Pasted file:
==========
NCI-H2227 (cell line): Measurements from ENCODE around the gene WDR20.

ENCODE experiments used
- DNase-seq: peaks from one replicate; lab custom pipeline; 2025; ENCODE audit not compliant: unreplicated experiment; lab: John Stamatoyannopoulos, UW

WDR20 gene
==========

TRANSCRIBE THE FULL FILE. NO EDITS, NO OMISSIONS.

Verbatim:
NCI-H2227 (cell line): Measurements from ENCODE around the gene WDR20.

ENCODE experiments used
- DNase-seq: peaks from one replicate; lab custom pipeline; 2025; ENCODE audit not compliant: unreplicated experiment; lab: John Stamatoyannopoulos, UW

WDR20 gene